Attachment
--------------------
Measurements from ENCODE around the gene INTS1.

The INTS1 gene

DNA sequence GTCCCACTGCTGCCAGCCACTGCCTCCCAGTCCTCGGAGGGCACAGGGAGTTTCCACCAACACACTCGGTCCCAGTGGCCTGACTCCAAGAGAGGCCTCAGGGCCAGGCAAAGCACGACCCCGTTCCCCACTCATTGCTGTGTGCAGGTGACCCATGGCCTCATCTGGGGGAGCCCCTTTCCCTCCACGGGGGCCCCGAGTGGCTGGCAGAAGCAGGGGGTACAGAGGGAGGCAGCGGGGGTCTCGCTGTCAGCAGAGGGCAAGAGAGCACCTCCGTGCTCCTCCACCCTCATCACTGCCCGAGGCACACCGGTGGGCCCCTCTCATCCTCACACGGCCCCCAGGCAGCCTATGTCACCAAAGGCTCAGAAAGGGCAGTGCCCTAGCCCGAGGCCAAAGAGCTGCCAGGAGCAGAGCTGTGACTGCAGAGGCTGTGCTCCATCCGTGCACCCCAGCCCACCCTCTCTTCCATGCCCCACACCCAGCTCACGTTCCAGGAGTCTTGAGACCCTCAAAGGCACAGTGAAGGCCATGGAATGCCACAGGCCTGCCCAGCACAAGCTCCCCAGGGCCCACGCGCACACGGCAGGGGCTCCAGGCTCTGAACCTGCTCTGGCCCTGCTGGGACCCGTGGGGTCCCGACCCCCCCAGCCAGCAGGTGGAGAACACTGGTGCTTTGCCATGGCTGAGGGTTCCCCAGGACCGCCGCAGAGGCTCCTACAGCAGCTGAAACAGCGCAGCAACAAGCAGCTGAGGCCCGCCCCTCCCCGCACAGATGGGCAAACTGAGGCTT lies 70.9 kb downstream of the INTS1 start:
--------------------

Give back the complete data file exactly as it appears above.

Measurements from ENCODE around the gene INTS1.

The INTS1 gene

DNA sequence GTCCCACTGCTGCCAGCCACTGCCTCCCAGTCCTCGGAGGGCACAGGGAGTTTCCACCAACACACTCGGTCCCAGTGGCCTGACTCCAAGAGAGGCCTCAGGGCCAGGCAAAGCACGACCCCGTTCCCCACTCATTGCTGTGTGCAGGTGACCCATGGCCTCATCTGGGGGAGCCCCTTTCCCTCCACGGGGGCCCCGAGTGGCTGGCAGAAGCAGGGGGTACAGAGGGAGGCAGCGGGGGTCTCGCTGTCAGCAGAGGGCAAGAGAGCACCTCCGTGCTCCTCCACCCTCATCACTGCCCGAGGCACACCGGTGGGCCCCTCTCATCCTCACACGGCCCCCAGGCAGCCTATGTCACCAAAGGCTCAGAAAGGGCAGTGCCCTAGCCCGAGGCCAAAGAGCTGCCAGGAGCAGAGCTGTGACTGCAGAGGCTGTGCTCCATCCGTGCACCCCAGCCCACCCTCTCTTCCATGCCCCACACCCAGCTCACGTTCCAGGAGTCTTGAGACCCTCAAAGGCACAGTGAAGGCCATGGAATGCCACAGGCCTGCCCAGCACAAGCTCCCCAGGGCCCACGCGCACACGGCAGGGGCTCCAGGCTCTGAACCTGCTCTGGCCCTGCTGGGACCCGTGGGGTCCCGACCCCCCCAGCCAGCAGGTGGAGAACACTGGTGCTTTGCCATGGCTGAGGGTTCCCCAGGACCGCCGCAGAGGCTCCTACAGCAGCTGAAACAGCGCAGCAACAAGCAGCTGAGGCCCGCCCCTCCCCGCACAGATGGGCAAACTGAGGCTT lies 70.9 kb downstream of the INTS1 start: